On July 13, 2011, Connecticut governor Daniel P. Malloy signed into law a bill which will prohibit most employers from evaluating a candidate’s credit report as part of the employment screening process. The law is akin to a similarly a passed measure in the state of Maryland earlier this summer in that it carves out a number of exemptions and that it does not allow a private right of action.
According to labor and employment attorney Pam Devata of Seyfarth Shaw, “The Act also provides limited exceptions that allow employers to request or use credit information where a credit report is ‘substantially related to the employee’s current or potential job.’ This exception generally applies to those positions involving money-handling and other confidential job duties. For instance, employers may request credit information for employees in managerial positions that involve the direction and control of the business; employees who have access to financial information; employees with fiduciary duties to the employer; employees who have an expense account or corporate debit or credit card; employees with access to an employer’s nonfinancial assets valued at $2,005 or more (i.e., museum and library collections, prescription drugs, and other pharmaceuticals); and employees with access to confidential or proprietary business information. Notably, where an employer chooses to request credit information pursuant to the substantial purpose exception, it must disclose its intent to do so in writing to the employee or applicant.”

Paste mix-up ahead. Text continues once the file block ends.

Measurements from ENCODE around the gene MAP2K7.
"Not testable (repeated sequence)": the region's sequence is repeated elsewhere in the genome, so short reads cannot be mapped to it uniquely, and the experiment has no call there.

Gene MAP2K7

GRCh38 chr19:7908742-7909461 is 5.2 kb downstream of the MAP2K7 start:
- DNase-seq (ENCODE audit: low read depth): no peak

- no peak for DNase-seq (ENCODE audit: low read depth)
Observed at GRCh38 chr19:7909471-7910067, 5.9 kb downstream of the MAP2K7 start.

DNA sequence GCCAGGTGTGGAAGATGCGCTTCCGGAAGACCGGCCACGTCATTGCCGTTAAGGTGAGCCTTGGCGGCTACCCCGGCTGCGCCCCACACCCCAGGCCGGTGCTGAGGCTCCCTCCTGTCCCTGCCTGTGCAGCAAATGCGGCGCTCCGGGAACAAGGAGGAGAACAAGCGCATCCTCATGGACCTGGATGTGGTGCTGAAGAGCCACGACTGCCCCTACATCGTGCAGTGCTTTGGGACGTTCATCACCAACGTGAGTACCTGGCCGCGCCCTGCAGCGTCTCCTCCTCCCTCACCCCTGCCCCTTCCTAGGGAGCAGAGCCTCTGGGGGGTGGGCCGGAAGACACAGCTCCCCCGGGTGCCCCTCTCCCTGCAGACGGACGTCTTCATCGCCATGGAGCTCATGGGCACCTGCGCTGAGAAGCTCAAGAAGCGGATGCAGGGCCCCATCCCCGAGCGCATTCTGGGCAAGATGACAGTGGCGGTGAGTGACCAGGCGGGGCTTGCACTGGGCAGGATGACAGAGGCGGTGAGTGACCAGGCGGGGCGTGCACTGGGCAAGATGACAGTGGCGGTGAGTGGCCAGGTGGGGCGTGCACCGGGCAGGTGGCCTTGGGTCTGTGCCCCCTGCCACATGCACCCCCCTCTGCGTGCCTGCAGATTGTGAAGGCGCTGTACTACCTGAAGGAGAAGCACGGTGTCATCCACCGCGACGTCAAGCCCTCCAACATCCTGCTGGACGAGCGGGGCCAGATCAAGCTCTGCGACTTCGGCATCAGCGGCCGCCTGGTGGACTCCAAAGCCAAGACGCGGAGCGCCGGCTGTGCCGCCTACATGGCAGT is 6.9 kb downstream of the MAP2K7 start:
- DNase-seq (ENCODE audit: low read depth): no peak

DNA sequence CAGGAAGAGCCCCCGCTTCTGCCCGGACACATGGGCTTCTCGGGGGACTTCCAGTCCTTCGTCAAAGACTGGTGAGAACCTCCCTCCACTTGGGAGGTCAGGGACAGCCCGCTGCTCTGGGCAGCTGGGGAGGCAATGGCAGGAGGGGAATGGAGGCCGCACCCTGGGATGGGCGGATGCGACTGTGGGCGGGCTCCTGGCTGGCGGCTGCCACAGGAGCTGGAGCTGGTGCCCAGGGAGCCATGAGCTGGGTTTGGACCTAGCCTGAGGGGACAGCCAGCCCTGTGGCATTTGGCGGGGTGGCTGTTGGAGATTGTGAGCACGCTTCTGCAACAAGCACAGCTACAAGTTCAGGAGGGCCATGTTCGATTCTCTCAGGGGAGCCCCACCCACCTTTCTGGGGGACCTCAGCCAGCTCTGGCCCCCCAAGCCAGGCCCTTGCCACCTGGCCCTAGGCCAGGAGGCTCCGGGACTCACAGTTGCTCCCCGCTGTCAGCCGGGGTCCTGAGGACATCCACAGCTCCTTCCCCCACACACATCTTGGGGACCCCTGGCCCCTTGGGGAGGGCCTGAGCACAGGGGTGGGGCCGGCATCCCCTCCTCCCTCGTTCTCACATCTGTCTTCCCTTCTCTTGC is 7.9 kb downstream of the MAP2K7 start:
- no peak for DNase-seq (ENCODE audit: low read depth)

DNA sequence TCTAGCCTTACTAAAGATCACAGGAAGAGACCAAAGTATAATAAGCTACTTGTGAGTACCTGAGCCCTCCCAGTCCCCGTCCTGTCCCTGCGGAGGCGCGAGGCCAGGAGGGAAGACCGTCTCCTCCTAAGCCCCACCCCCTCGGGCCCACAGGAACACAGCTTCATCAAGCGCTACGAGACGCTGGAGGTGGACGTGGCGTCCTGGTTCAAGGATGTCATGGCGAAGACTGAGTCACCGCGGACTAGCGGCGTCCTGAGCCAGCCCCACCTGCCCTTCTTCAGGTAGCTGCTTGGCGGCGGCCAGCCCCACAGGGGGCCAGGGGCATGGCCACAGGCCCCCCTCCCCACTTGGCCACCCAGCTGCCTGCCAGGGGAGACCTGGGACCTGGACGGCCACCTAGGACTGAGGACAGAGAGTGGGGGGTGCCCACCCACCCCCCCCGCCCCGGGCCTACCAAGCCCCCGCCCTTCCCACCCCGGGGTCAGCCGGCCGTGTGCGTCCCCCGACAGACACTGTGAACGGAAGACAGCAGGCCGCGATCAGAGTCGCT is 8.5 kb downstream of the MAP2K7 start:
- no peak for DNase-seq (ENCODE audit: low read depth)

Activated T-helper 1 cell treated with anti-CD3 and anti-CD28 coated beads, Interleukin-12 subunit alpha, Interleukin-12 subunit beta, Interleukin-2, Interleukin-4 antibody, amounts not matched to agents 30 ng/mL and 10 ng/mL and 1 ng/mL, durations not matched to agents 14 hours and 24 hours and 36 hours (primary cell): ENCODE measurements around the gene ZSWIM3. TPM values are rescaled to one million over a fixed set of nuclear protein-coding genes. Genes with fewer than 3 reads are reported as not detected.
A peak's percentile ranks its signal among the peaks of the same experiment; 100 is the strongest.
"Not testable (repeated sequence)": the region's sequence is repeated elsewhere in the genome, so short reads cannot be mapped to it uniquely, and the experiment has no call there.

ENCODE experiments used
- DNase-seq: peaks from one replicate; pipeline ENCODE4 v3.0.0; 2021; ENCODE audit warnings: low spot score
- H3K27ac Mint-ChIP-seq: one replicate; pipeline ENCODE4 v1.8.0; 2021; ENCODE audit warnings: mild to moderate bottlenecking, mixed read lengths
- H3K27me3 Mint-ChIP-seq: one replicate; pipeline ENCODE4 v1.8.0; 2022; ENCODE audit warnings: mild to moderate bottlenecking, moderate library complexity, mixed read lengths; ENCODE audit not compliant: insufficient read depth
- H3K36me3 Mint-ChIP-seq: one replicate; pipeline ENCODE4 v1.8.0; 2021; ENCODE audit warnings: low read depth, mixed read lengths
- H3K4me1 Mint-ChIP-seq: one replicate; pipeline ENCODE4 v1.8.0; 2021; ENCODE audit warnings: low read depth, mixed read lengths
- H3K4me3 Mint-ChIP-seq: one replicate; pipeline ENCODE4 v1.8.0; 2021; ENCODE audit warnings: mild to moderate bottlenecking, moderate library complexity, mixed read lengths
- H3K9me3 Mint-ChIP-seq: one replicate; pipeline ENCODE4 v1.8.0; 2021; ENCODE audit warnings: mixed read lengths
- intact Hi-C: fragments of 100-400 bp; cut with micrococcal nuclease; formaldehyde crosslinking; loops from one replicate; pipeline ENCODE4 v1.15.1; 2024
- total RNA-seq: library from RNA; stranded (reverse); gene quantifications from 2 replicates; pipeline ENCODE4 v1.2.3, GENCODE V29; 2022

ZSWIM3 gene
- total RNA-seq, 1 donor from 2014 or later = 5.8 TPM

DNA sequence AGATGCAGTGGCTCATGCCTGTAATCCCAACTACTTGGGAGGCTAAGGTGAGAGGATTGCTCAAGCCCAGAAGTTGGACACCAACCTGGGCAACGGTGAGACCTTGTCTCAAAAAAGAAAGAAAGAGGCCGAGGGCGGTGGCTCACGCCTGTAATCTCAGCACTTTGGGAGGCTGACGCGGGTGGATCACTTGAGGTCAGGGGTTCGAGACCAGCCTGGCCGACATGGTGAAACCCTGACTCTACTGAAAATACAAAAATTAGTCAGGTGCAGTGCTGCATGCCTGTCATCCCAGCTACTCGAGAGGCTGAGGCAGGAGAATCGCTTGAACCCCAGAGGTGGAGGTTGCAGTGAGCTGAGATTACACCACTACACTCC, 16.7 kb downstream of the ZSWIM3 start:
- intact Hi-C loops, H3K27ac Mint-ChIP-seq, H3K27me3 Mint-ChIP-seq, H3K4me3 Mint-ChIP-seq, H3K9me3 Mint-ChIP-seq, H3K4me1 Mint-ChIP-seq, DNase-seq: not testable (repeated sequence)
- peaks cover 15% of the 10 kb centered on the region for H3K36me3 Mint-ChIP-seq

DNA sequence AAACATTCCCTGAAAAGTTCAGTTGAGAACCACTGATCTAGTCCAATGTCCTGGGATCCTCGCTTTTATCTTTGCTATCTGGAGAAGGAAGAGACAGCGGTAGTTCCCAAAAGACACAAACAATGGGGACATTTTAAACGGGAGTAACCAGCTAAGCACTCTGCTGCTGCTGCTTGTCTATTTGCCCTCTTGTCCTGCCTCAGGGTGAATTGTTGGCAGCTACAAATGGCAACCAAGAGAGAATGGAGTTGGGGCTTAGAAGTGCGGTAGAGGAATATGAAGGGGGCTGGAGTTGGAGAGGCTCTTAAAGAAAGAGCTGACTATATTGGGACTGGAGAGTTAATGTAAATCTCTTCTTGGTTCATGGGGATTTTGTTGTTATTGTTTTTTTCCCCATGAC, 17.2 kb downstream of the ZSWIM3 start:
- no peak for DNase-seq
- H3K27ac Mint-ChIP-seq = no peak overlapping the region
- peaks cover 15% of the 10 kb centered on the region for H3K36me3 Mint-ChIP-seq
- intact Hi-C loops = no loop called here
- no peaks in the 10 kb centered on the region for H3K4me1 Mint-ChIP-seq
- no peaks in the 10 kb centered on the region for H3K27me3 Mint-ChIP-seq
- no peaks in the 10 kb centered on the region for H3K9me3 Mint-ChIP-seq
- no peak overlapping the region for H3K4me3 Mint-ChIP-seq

Violators will be subject to $300 fine per incident but will not face a private action from offended parties.
Connecticut now joins a growing list of states that have adopted similar measures including Oregon, Washington, Hawaii, Illinois, Maryland.
Employers note that this law will go into effect on October 1, 2011.
I know that mine might be an unpopular point of view in our industry, but I actually think that recently bills passed in Illinois, Maryland and Connecticut are effective models to curb the misuse of this background screening instrument. While I believe that credit reports are an integral part of the screening process for some, it should not be a requirement for all positions. Quite honestly, it is those that have been misusing these reports for positions where credit really shouldn’t be required that has caused the states to take these actions. I feel like the exemptions that are carved out effectively allow those that should be conducting credit reports do so. I also think that disallowing private action is fair to employers.
There, I’ve been holding that in for about a year. I feel better already. Feel free to rip me and my position now.